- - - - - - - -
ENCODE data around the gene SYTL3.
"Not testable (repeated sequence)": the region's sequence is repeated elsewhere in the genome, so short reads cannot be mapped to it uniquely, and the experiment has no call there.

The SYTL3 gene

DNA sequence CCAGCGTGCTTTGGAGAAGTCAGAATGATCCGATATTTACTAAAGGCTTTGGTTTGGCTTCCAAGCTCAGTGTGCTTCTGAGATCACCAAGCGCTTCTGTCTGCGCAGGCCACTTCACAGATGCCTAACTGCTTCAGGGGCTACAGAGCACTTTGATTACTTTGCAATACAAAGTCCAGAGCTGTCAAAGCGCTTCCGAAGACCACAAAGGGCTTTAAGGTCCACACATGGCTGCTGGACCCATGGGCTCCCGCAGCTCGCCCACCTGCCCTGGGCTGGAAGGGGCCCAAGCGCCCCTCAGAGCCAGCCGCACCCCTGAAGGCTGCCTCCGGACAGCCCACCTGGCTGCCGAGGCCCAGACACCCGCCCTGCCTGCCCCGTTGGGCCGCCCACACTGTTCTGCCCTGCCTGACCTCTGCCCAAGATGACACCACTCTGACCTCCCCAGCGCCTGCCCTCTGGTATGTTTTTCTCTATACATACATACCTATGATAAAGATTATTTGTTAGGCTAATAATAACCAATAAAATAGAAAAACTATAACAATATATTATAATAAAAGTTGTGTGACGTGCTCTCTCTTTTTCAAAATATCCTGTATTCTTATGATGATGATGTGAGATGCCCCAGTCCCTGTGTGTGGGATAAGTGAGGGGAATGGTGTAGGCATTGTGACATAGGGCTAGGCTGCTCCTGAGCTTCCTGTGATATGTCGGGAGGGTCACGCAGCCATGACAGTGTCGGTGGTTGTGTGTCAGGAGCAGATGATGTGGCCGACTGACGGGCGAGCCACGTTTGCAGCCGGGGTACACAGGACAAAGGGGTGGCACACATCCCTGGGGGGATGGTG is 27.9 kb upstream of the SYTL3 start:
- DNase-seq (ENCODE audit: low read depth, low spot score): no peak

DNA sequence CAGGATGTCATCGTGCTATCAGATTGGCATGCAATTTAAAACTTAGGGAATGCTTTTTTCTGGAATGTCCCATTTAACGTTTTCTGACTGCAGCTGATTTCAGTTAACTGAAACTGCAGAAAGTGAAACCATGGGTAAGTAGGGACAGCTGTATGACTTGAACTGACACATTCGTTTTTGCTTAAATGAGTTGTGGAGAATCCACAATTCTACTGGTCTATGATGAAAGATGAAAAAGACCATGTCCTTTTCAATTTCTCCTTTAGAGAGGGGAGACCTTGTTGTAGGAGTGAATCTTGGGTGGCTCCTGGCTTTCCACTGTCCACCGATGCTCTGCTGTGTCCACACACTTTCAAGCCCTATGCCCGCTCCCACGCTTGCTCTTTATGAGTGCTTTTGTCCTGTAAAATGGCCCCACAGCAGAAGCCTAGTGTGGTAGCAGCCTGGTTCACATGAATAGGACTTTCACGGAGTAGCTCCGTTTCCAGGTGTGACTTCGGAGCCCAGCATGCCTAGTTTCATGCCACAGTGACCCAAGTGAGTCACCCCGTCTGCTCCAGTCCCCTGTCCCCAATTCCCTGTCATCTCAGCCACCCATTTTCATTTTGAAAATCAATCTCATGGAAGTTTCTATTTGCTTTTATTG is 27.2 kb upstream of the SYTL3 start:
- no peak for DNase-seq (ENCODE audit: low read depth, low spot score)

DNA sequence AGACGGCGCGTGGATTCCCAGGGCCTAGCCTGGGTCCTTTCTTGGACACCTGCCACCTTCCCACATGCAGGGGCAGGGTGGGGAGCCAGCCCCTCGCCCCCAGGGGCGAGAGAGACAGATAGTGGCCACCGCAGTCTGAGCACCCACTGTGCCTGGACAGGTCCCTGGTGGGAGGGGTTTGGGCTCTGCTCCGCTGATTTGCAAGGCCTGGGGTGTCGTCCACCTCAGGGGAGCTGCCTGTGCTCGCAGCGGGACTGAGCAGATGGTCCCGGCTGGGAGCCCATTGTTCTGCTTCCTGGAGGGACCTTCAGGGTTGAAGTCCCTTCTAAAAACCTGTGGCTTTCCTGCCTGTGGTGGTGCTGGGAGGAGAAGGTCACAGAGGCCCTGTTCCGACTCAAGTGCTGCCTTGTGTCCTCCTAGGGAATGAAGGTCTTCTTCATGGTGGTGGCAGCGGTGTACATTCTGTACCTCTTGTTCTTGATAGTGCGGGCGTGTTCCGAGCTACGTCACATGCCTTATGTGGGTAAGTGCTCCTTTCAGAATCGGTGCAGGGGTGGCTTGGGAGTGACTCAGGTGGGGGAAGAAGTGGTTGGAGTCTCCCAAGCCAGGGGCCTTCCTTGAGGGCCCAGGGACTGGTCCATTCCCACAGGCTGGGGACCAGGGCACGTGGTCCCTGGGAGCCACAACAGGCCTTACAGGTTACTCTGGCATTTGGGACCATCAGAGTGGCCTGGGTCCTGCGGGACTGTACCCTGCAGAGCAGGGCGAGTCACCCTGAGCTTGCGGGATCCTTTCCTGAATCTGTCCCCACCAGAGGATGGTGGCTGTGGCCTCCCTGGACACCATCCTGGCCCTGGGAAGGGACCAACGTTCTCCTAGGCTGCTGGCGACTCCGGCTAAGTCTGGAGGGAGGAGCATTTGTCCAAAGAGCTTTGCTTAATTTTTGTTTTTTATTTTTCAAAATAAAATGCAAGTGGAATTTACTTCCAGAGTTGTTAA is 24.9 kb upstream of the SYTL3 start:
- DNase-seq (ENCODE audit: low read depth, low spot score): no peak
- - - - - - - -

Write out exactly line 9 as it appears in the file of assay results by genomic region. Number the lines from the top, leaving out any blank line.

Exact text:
- DNase-seq (ENCODE audit: low read depth, low spot score): no peak